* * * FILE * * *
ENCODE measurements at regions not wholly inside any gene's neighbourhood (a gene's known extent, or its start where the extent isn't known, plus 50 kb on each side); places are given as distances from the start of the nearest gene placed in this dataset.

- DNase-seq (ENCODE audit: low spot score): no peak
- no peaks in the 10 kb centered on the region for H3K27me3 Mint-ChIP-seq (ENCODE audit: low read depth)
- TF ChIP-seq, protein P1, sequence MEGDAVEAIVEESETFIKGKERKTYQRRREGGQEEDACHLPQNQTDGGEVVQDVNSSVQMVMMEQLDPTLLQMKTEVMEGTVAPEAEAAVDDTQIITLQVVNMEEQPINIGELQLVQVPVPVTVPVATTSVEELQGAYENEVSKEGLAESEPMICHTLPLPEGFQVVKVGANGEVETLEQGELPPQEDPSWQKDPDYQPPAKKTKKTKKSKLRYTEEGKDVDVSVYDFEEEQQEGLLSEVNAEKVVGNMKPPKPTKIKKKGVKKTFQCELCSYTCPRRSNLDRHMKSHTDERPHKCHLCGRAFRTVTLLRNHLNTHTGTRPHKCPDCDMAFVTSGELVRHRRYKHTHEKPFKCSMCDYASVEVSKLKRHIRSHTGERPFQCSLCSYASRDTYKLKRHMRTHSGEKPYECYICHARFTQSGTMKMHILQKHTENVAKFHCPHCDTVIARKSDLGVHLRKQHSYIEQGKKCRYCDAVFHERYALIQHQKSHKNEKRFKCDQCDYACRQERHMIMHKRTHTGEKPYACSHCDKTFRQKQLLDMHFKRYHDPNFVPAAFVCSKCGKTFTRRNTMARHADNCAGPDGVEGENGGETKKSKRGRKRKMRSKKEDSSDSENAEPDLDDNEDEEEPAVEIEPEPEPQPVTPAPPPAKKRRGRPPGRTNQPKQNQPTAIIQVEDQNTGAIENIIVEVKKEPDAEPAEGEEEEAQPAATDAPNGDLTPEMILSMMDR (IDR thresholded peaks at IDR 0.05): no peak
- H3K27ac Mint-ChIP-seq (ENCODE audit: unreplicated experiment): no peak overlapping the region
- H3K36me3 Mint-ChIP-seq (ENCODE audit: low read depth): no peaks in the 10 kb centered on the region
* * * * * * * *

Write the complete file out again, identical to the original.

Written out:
ENCODE measurements at regions not wholly inside any gene's neighbourhood (a gene's known extent, or its start where the extent isn't known, plus 50 kb on each side); places are given as distances from the start of the nearest gene placed in this dataset.

- DNase-seq (ENCODE audit: low spot score): no peak
- no peaks in the 10 kb centered on the region for H3K27me3 Mint-ChIP-seq (ENCODE audit: low read depth)
- TF ChIP-seq, protein P1, sequence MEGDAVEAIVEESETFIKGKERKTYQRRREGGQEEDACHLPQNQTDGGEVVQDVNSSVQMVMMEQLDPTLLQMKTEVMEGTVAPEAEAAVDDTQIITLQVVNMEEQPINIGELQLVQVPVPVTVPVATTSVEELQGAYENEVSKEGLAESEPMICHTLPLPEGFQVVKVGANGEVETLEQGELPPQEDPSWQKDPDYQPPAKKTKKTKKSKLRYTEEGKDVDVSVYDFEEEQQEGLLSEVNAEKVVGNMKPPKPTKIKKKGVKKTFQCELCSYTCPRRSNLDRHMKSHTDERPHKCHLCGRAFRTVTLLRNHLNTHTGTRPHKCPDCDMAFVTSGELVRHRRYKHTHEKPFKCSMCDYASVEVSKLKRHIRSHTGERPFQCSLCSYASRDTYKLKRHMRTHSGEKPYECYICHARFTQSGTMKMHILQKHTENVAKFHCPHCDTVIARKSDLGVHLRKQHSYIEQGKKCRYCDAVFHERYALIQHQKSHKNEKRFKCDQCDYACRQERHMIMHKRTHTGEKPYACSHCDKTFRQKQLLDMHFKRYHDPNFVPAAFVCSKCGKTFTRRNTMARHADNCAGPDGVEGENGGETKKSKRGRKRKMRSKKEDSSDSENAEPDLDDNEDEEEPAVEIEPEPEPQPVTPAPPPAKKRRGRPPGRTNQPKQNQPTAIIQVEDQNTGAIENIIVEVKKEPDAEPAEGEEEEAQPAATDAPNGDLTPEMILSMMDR (IDR thresholded peaks at IDR 0.05): no peak
- H3K27ac Mint-ChIP-seq (ENCODE audit: unreplicated experiment): no peak overlapping the region
- H3K36me3 Mint-ChIP-seq (ENCODE audit: low read depth): no peaks in the 10 kb centered on the region